Home > Read > News >
Torino: World Design Capital 2008


The nomination of the City of Torino as the first World Design Capital is welcomed as an important opportunity to design new ways to develop the territory.

On September 30, 2005, ICSID (International Council of Societies of Industrial Design) officially named the city of Torino the first World Design Capital in recognition of the crucial role Torino and Piemonte play on an international level. The area is characterized by numerous excellences in the field of design. Today, it is involved in a planning process to renew Torino’s image from an industrial city to a European city, in which development is based on a combination of innovation and creativity, starting with a solid tradition of entrepreneurship and planning. In accepting this challenge, the city of Torino is proud to be a “beta-tester” of the World Design Capital project, which is promoted by the International Design Alliance (IDA) and conducted by ICSID. This unprecedented title is thus welcomed as an important opportunity to design new ways to develop the territory.



The concept of the visual identity of Torino 2008 World Design Capital

A large-scale event is like an extreme architecture, hard to imagine, to programme, to use. Large scale is based upon freedom and appropriate matching of most different things. It can favour authentic, new relationships between functional interventions that widen our identity instead of limiting it. Large scale can and must spark a “complexity regime” that brings along the full expression of design while spawning a whole lot of mutations as a new kind of programme, far more rich, extraordinary, smart and debunking.

This is the reason why Torino 2008 has chosen to involve different designers, each of them producing a specific medium for the event, thus defining a new method and a new aesthethics – a wide range of artworks in a deliberate free style.

There will be many elements coexisting in flexible relationships, in an amazing organisational diversity. Anyone of these artworks, every now and then, can succeed. Then suddenly their intensity is equal, as this process follows a constant, organic flow of equalisation.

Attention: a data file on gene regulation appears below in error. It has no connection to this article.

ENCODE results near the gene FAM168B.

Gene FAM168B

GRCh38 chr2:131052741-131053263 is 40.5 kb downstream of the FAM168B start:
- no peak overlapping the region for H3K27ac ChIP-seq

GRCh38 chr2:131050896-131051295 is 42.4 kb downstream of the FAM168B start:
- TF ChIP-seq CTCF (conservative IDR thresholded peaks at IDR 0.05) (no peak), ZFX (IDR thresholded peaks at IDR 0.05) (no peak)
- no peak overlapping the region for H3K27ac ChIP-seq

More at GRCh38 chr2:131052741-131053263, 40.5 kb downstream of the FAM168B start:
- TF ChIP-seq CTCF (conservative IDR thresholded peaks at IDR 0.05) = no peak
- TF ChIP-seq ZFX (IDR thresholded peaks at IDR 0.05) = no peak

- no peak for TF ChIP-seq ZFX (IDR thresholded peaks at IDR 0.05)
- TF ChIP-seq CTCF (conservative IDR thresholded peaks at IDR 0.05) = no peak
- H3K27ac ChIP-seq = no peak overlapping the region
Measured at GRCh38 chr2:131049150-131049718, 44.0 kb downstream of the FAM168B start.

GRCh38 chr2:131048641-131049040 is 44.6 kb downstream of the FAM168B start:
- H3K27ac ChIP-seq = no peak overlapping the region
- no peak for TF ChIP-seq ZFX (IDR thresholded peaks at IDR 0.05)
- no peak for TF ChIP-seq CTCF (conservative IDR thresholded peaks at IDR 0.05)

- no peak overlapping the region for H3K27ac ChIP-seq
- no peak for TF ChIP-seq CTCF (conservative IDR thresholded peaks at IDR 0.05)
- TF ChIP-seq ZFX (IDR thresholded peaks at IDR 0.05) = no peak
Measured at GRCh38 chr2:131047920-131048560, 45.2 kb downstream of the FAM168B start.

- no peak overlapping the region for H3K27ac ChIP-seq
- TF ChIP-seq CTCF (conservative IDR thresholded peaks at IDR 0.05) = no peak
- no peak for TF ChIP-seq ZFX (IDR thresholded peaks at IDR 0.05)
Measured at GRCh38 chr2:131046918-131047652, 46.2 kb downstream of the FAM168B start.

The tension increase and the event becomes a landscape.

This is the landscape of the large-scale event, and of Torino 2008 in particular. It must withstand visual unification, the indifference of perceptions, and the risk of creating completely free area.



Green is the colour

Torino 2008 World Design Capital has chosen green as its colour. The choice of this colour is motivated by scientific and historical reasons, as well as by competitive factors and current trends.

First of all, the scientific and sensorial reason.

Every colour produces an infinite range of sensations.

The frequency associated with the colour green occupies a central position on the scale of human visual perception. Green is the “visual place” to which the human eye is most sensitive and, thus, able to perceive the most differences.

This is why Torino 2008 visual communication is not using one single shade of green, based on a precise combination of colours, but rather a wide spectrum of greens that is flexible and changeable.

Each event, each medium, each communication item will be “wearing” a different and new shade of green for every occasion.

“Another green colour” is the slogan featuring on all support material, followed by the Pantone colour code (or the respective chromatic percentage) used in each specific case. The phrase itself is a reference to the album Another Green World by Brian Eno (1975).

Other good reasons back up the choice of the colour green.

It is a new colour for the city. Torino has always been associated with blue and yellow: green represents their combination. Recently, the city has coloured itself white, for the Olympics, and then red, as a reminder to its citizens that ‘passion lives here’.

The green – the multitude of shades of green – representing Torino 2008 is an element that will set it apart in the world of international design events, in which the predominant colour is still red.

Importantly, green, besides being the colour of reason, also hints at “green design” and environmental sustainability, two important themes for reflection.



Source: World Design Capital – Torino 2008


Limitations and distractions are hidden blessings

Nigel Sielegar